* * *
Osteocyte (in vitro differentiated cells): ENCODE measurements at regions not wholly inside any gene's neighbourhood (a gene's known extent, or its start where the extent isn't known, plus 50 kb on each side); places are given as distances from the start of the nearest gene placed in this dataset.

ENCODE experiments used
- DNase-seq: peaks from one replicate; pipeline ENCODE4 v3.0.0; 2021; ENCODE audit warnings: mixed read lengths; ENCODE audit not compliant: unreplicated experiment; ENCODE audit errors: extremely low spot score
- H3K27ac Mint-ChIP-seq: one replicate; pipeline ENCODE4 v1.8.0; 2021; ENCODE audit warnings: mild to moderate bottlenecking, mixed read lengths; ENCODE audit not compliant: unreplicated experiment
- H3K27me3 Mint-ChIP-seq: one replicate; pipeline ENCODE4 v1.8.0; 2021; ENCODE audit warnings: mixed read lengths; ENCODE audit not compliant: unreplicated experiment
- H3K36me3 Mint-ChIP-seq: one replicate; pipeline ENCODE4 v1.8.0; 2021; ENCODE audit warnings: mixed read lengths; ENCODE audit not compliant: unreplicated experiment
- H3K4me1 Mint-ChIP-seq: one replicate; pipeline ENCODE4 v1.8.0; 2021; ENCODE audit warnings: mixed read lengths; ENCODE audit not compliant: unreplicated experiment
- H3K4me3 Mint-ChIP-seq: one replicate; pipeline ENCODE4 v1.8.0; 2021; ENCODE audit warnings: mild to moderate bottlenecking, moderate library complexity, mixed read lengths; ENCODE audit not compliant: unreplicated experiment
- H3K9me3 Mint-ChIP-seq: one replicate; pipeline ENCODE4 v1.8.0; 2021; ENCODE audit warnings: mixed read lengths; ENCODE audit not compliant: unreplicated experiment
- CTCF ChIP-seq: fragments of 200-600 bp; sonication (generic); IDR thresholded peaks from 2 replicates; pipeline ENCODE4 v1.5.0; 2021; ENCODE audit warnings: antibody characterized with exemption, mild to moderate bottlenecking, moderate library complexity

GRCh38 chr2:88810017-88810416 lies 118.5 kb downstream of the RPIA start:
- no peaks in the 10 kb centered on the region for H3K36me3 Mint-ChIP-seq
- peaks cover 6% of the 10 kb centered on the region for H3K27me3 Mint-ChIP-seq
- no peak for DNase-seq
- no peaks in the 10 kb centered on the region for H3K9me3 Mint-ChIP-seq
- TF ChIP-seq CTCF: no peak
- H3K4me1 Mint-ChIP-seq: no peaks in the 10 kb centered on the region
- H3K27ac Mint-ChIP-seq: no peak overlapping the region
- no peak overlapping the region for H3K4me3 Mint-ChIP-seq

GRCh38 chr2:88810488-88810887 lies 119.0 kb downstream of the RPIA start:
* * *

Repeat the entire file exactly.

Osteocyte (in vitro differentiated cells): ENCODE measurements at regions not wholly inside any gene's neighbourhood (a gene's known extent, or its start where the extent isn't known, plus 50 kb on each side); places are given as distances from the start of the nearest gene placed in this dataset.

ENCODE experiments used
- DNase-seq: peaks from one replicate; pipeline ENCODE4 v3.0.0; 2021; ENCODE audit warnings: mixed read lengths; ENCODE audit not compliant: unreplicated experiment; ENCODE audit errors: extremely low spot score
- H3K27ac Mint-ChIP-seq: one replicate; pipeline ENCODE4 v1.8.0; 2021; ENCODE audit warnings: mild to moderate bottlenecking, mixed read lengths; ENCODE audit not compliant: unreplicated experiment
- H3K27me3 Mint-ChIP-seq: one replicate; pipeline ENCODE4 v1.8.0; 2021; ENCODE audit warnings: mixed read lengths; ENCODE audit not compliant: unreplicated experiment
- H3K36me3 Mint-ChIP-seq: one replicate; pipeline ENCODE4 v1.8.0; 2021; ENCODE audit warnings: mixed read lengths; ENCODE audit not compliant: unreplicated experiment
- H3K4me1 Mint-ChIP-seq: one replicate; pipeline ENCODE4 v1.8.0; 2021; ENCODE audit warnings: mixed read lengths; ENCODE audit not compliant: unreplicated experiment
- H3K4me3 Mint-ChIP-seq: one replicate; pipeline ENCODE4 v1.8.0; 2021; ENCODE audit warnings: mild to moderate bottlenecking, moderate library complexity, mixed read lengths; ENCODE audit not compliant: unreplicated experiment
- H3K9me3 Mint-ChIP-seq: one replicate; pipeline ENCODE4 v1.8.0; 2021; ENCODE audit warnings: mixed read lengths; ENCODE audit not compliant: unreplicated experiment
- CTCF ChIP-seq: fragments of 200-600 bp; sonication (generic); IDR thresholded peaks from 2 replicates; pipeline ENCODE4 v1.5.0; 2021; ENCODE audit warnings: antibody characterized with exemption, mild to moderate bottlenecking, moderate library complexity

GRCh38 chr2:88810017-88810416 lies 118.5 kb downstream of the RPIA start:
- no peaks in the 10 kb centered on the region for H3K36me3 Mint-ChIP-seq
- peaks cover 6% of the 10 kb centered on the region for H3K27me3 Mint-ChIP-seq
- no peak for DNase-seq
- no peaks in the 10 kb centered on the region for H3K9me3 Mint-ChIP-seq
- TF ChIP-seq CTCF: no peak
- H3K4me1 Mint-ChIP-seq: no peaks in the 10 kb centered on the region
- H3K27ac Mint-ChIP-seq: no peak overlapping the region
- no peak overlapping the region for H3K4me3 Mint-ChIP-seq

GRCh38 chr2:88810488-88810887 lies 119.0 kb downstream of the RPIA start: